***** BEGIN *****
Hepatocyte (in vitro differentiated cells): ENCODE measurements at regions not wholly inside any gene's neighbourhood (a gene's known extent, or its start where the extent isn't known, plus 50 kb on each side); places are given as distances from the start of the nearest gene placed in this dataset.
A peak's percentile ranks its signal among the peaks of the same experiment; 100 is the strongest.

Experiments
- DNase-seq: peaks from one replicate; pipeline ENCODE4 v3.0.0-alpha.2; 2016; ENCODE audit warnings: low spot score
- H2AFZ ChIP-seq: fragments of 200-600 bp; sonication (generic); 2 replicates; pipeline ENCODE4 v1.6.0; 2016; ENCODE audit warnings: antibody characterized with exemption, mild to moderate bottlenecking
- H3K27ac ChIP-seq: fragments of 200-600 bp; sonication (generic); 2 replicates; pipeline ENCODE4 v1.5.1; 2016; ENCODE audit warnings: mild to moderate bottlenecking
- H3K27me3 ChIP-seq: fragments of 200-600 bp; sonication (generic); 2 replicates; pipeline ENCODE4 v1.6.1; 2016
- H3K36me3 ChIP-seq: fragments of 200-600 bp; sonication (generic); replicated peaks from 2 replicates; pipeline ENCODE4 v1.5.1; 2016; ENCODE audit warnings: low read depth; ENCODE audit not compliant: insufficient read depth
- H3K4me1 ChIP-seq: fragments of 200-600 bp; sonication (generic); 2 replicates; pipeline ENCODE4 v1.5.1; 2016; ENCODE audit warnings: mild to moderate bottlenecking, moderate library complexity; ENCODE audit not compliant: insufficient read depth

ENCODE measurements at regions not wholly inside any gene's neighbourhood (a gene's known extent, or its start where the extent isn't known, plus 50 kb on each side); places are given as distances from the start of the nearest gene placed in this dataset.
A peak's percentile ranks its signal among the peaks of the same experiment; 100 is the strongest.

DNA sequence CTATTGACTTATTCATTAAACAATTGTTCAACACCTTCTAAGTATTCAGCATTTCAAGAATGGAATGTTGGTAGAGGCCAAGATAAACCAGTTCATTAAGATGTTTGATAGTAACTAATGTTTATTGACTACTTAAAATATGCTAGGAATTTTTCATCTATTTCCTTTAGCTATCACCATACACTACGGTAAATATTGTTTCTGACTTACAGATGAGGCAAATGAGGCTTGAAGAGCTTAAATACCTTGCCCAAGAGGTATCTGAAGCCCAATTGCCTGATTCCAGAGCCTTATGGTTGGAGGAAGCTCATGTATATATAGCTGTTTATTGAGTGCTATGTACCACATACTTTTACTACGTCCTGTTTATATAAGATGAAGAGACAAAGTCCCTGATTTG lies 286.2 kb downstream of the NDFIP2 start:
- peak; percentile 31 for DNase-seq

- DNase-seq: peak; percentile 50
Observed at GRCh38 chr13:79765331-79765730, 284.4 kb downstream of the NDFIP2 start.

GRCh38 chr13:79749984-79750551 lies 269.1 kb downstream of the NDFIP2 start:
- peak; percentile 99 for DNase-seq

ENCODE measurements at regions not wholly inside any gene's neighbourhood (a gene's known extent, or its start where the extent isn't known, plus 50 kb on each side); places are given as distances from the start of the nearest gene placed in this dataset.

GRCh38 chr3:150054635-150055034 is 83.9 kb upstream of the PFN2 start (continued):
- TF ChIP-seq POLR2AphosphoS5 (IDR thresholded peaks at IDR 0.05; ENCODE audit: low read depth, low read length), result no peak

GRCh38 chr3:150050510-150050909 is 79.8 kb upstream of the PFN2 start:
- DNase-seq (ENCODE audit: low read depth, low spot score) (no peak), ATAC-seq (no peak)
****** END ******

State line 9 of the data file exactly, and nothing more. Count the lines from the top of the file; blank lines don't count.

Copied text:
- H3K4me1 ChIP-seq: fragments of 200-600 bp; sonication (generic); 2 replicates; pipeline ENCODE4 v1.5.1; 2016; ENCODE audit warnings: mild to moderate bottlenecking, moderate library complexity; ENCODE audit not compliant: insufficient read depth